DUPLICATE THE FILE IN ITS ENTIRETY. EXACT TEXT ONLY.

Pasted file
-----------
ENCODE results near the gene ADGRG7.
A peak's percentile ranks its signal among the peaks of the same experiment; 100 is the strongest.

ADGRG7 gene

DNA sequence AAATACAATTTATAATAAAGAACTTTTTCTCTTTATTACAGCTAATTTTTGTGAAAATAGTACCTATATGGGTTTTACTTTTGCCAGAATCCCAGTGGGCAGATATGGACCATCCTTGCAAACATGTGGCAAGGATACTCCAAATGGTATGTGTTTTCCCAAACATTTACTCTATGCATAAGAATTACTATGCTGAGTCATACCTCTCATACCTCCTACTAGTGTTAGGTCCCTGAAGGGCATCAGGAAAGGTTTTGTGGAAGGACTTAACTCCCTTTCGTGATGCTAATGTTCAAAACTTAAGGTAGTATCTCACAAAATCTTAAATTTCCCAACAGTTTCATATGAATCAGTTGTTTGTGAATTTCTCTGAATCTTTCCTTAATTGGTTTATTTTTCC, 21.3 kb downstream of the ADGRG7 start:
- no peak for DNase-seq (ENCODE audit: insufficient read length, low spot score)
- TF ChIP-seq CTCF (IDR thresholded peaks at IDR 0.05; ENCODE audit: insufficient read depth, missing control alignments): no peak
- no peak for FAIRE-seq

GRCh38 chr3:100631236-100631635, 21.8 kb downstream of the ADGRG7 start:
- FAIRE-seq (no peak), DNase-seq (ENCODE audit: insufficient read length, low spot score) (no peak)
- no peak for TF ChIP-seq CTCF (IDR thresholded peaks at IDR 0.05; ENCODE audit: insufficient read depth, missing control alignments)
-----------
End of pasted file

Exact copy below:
ENCODE results near the gene ADGRG7.
A peak's percentile ranks its signal among the peaks of the same experiment; 100 is the strongest.

ADGRG7 gene

DNA sequence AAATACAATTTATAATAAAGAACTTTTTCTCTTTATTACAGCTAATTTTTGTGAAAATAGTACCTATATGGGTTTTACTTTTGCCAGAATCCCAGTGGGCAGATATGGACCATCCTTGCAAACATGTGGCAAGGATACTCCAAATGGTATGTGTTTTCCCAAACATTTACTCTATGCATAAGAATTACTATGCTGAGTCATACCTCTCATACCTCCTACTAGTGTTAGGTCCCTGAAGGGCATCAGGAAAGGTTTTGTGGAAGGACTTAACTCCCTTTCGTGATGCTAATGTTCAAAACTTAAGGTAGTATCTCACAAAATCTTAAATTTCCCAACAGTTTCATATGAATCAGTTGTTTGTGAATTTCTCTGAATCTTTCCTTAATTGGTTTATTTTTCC, 21.3 kb downstream of the ADGRG7 start:
- no peak for DNase-seq (ENCODE audit: insufficient read length, low spot score)
- TF ChIP-seq CTCF (IDR thresholded peaks at IDR 0.05; ENCODE audit: insufficient read depth, missing control alignments): no peak
- no peak for FAIRE-seq

GRCh38 chr3:100631236-100631635, 21.8 kb downstream of the ADGRG7 start:
- FAIRE-seq (no peak), DNase-seq (ENCODE audit: insufficient read length, low spot score) (no peak)
- no peak for TF ChIP-seq CTCF (IDR thresholded peaks at IDR 0.05; ENCODE audit: insufficient read depth, missing control alignments)